Matt Riggs, a 29-year-old sportswriter in Jacksonville, Fla., has everything he wants: good looks, a beautiful girlfriend named Amanda, a manipulative way with words and a super-sized ego that keeps him focused on the one thing that matters—himself. Then a car crash puts him in a coma. When he awakens, he lacks the coordination to blink and swallow, let alone walk, talk or bathe; it’s anyone’s guess when or if he’ll regain the use of his body or the ability to marshal his cloudy, scattered thoughts. As Matt claws his way toward an uncertain recovery, his story, based on the author’s real-life experience of brain injury, is as gnarled as his recalcitrant limbs, with human frailties and awkward emotional clashes on all sides. Amanda, appalled at the prospect of caring for a virtual infant with a stroke-victim’s sneer instead of the swaggering stud she hoped to marry, drifts away toward another man. Matt’s estranged father takes him home, but a lifetime’s resentments have them perpetually at each other’s throats. Matt wallows in self-pity and feelings of betrayal directed, above all, at his body as he struggles to relearn the most basic physical tasks. Yet as he pines for his vanished strength and social grace, he also starts to understand how glib and insensitive his old life was and realizes that, ravaged as he is, he can now feel “an immense pleasure to be alive” that he never knew before. Siders writes with an energetic, evocative style, and brilliantly captures Matt’s voice: smart, sarcastic, funny and pissed-off, and ruefully aware amid his put-upon brooding of his own shortcomings and screw-ups. By avoiding fake sentiment and uplift, Siders makes his astringent rendering of Matt’s painful self-recovery all the more resonant.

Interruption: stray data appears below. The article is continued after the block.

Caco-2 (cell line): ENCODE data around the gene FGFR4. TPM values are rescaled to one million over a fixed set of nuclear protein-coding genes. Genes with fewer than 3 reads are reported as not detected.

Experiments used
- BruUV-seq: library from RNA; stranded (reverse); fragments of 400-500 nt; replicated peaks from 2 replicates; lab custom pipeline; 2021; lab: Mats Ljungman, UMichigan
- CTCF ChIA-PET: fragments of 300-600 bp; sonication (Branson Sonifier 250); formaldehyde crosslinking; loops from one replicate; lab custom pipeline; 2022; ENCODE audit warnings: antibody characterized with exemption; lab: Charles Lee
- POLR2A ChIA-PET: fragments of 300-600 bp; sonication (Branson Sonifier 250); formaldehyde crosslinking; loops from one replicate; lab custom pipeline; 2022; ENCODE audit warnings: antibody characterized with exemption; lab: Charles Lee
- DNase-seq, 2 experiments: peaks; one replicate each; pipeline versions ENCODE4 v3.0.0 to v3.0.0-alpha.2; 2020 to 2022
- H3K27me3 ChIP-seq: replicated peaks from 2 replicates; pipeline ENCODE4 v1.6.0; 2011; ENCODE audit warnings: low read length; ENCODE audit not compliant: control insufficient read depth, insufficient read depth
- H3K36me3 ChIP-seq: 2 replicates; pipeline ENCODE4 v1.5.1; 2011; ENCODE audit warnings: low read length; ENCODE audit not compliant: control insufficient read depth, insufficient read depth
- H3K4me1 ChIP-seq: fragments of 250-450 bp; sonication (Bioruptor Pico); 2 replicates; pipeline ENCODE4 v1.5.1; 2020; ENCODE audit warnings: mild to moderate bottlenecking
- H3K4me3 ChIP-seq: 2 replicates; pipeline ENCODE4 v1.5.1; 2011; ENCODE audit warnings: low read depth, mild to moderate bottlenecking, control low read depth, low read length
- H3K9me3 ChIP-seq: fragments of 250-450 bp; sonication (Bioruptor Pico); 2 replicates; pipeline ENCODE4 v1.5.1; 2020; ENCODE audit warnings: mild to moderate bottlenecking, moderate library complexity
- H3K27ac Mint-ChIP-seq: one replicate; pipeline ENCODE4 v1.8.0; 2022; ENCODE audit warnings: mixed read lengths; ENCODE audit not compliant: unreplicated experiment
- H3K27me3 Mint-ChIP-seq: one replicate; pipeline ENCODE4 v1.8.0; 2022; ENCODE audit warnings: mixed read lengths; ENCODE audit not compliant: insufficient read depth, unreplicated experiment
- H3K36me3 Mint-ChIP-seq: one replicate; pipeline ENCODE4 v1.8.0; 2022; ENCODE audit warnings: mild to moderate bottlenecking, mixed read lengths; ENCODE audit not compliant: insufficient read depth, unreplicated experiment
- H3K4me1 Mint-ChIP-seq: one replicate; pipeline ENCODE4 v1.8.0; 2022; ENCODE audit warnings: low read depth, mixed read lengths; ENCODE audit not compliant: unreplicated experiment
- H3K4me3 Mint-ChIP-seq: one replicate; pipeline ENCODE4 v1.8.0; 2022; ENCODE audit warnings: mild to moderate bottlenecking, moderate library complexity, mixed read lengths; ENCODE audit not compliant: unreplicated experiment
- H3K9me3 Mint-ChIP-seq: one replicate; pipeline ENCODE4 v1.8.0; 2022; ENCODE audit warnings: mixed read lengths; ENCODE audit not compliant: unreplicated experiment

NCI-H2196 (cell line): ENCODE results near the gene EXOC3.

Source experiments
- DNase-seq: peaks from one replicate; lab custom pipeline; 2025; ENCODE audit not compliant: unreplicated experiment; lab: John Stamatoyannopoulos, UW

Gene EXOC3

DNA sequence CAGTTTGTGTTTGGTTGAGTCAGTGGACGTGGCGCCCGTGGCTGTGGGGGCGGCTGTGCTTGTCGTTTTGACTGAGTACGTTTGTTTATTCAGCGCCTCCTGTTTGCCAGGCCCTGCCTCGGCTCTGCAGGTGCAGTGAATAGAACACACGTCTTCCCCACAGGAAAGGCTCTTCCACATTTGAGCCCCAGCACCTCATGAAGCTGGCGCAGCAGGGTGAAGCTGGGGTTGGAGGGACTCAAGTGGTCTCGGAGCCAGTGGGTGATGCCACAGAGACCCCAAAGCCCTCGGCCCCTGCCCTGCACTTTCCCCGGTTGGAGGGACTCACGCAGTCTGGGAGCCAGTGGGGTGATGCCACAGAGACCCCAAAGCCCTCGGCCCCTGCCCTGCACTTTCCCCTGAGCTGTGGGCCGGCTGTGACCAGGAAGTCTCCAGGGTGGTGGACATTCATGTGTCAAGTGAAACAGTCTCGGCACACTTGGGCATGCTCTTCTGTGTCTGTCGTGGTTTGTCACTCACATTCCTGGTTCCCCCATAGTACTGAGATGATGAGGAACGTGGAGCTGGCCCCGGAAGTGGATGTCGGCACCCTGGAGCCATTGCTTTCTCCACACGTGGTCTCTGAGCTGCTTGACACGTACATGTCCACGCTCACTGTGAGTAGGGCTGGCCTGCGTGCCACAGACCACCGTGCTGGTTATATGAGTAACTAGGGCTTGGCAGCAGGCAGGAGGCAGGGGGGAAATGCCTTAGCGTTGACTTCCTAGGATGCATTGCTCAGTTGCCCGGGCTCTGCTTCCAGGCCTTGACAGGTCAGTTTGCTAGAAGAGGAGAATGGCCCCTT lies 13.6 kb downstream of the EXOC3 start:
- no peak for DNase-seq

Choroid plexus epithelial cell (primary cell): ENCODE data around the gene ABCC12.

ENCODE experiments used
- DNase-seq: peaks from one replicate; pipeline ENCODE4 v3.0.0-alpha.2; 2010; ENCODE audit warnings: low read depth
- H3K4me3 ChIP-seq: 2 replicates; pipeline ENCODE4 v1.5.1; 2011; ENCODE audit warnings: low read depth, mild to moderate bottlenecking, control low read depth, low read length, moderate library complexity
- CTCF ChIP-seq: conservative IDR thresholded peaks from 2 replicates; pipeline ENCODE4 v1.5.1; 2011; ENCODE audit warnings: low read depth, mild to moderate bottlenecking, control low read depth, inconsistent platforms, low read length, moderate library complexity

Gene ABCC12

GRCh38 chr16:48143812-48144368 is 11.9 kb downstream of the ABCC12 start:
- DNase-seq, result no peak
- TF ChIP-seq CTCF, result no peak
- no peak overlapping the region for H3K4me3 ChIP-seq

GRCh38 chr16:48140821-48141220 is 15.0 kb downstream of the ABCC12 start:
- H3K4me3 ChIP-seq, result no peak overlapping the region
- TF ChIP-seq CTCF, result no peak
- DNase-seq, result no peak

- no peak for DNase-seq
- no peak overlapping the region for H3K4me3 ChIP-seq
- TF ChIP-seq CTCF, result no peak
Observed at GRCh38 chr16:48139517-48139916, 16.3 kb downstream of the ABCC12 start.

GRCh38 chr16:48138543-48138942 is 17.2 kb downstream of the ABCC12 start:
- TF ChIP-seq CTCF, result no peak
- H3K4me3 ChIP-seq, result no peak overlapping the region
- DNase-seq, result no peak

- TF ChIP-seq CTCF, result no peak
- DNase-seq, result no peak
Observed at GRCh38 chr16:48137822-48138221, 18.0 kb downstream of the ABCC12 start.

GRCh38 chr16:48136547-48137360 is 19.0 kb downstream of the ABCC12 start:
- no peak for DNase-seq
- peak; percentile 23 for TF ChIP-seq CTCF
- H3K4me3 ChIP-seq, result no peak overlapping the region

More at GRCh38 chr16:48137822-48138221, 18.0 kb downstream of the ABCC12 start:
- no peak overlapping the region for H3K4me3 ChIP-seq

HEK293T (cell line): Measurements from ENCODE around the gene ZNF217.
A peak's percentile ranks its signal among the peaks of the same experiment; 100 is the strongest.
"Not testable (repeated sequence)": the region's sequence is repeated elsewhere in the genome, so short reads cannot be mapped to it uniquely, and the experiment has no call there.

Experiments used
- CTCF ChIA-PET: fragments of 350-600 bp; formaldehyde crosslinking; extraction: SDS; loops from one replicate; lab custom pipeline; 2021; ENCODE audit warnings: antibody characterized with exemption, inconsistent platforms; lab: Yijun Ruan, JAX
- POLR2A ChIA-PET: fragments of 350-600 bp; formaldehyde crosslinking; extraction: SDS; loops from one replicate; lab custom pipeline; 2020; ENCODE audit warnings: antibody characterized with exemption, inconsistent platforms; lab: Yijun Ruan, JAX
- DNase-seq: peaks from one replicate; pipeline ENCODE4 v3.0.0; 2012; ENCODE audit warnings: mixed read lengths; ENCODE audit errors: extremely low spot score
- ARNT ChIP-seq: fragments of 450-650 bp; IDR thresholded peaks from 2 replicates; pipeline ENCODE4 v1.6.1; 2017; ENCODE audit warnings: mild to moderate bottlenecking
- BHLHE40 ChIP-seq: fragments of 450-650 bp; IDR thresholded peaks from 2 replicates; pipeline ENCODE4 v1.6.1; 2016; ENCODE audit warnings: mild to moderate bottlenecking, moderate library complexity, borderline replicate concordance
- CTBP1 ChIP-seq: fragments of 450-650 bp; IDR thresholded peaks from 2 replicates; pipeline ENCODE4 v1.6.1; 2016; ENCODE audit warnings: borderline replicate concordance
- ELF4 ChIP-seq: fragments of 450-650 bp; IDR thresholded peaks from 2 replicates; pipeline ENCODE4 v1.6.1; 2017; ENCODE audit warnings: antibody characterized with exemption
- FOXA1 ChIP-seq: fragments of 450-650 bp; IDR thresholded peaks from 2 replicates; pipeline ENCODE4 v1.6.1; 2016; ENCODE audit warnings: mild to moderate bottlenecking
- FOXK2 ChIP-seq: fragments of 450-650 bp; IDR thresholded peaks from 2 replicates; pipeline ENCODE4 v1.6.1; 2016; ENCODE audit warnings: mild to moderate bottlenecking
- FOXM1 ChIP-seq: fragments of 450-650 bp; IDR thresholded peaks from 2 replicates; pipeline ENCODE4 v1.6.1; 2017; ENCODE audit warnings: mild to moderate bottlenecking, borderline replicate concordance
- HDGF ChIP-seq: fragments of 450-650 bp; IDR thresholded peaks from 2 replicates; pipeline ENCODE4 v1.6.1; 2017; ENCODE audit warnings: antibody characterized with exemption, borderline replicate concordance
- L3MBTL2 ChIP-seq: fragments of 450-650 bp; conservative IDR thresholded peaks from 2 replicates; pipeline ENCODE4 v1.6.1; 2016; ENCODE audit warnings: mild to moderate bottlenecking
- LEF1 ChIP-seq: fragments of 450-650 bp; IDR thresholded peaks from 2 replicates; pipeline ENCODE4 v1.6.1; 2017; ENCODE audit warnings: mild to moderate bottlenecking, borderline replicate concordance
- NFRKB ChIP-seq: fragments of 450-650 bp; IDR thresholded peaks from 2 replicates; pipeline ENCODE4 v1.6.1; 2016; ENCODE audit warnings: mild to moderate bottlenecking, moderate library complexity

A wry, moving portrait of a man trying to get his head straight.
Copyright 2011 Kirkus Media LLC. Used with permission. Not for republication in any manner.
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